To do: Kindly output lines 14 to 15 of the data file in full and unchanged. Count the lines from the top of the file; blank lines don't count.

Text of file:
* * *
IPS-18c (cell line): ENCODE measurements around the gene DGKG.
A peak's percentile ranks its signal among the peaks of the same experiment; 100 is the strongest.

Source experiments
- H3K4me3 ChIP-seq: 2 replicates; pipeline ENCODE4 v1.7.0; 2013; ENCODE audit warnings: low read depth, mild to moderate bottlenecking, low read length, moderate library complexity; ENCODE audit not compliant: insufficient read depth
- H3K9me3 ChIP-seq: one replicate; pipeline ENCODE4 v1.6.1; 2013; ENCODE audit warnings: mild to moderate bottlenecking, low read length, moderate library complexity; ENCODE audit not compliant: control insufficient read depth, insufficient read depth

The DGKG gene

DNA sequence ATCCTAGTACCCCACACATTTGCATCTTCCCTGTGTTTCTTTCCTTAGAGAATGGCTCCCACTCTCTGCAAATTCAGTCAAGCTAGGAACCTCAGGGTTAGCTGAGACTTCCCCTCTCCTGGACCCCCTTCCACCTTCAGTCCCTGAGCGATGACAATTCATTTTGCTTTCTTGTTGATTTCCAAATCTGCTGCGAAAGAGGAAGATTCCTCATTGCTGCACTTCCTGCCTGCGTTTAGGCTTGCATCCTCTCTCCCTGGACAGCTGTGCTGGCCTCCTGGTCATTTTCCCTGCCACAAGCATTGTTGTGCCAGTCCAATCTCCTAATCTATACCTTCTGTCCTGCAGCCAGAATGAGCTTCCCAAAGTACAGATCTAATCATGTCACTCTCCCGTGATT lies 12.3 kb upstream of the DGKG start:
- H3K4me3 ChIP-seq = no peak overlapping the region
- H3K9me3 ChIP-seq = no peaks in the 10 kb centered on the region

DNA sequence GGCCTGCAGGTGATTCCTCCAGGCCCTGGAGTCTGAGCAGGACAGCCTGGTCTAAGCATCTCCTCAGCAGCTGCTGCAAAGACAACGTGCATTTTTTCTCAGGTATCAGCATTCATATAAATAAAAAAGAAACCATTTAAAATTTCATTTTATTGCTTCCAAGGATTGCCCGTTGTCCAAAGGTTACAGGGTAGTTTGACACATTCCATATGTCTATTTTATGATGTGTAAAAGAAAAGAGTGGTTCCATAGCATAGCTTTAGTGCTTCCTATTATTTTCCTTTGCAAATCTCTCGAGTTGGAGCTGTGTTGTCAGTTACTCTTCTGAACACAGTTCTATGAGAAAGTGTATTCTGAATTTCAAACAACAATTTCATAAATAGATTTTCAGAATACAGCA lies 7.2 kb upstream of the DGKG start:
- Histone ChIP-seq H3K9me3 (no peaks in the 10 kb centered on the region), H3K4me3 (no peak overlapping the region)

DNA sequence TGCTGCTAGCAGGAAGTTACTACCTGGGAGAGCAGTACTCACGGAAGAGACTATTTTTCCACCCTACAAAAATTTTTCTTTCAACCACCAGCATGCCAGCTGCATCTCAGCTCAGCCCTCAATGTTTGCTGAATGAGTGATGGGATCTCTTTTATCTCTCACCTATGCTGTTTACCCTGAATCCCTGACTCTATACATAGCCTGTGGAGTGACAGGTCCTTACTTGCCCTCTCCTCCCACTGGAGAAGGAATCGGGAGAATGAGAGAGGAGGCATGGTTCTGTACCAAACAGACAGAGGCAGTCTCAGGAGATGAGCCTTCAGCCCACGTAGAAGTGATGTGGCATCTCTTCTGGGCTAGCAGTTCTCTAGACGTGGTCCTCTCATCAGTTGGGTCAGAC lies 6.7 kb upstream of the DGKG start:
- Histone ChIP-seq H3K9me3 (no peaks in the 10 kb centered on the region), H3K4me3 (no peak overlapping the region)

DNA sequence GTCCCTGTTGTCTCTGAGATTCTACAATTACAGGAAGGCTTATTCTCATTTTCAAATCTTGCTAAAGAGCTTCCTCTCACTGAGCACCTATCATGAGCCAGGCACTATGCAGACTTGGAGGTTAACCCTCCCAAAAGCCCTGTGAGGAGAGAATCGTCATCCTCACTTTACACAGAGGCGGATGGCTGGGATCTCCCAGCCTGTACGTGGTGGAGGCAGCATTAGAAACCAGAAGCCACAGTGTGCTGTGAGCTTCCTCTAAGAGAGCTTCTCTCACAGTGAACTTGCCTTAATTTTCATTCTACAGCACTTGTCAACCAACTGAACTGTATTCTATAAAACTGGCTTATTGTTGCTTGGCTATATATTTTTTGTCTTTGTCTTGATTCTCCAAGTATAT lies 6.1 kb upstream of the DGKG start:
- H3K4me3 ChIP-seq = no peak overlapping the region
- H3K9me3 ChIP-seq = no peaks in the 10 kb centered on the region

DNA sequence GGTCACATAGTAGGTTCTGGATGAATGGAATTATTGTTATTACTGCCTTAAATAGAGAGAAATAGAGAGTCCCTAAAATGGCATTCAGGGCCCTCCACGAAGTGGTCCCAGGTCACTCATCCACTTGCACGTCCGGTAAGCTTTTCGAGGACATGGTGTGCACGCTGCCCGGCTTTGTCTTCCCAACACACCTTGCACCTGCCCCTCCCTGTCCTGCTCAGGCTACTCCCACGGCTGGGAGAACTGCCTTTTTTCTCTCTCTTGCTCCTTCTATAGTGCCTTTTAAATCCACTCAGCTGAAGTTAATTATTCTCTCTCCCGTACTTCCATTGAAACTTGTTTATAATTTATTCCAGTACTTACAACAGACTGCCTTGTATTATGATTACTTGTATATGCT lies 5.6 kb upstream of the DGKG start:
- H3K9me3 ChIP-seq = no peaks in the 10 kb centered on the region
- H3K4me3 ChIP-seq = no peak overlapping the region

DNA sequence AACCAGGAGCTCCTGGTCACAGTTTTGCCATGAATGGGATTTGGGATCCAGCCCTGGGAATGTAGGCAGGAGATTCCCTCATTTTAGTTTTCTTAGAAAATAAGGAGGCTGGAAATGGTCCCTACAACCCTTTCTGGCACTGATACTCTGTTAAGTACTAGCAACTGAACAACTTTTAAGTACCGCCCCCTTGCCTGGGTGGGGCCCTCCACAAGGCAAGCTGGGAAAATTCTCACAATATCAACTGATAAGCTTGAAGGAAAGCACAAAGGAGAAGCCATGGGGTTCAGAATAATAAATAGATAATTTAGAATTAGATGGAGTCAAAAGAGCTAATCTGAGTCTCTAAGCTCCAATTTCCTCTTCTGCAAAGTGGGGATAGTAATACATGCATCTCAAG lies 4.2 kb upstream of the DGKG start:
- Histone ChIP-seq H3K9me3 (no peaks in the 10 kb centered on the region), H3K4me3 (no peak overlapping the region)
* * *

DNA sequence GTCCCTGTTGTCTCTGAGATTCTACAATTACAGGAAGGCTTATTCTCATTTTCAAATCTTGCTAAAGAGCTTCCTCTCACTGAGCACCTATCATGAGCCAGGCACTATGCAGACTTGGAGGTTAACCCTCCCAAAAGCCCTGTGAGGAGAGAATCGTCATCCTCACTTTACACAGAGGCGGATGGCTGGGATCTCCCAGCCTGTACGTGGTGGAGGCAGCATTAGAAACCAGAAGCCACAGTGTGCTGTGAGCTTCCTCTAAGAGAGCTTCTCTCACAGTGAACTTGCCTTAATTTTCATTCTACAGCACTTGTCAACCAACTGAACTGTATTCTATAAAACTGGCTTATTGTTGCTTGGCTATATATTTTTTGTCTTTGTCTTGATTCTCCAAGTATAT lies 6.1 kb upstream of the DGKG start:
- H3K4me3 ChIP-seq = no peak overlapping the region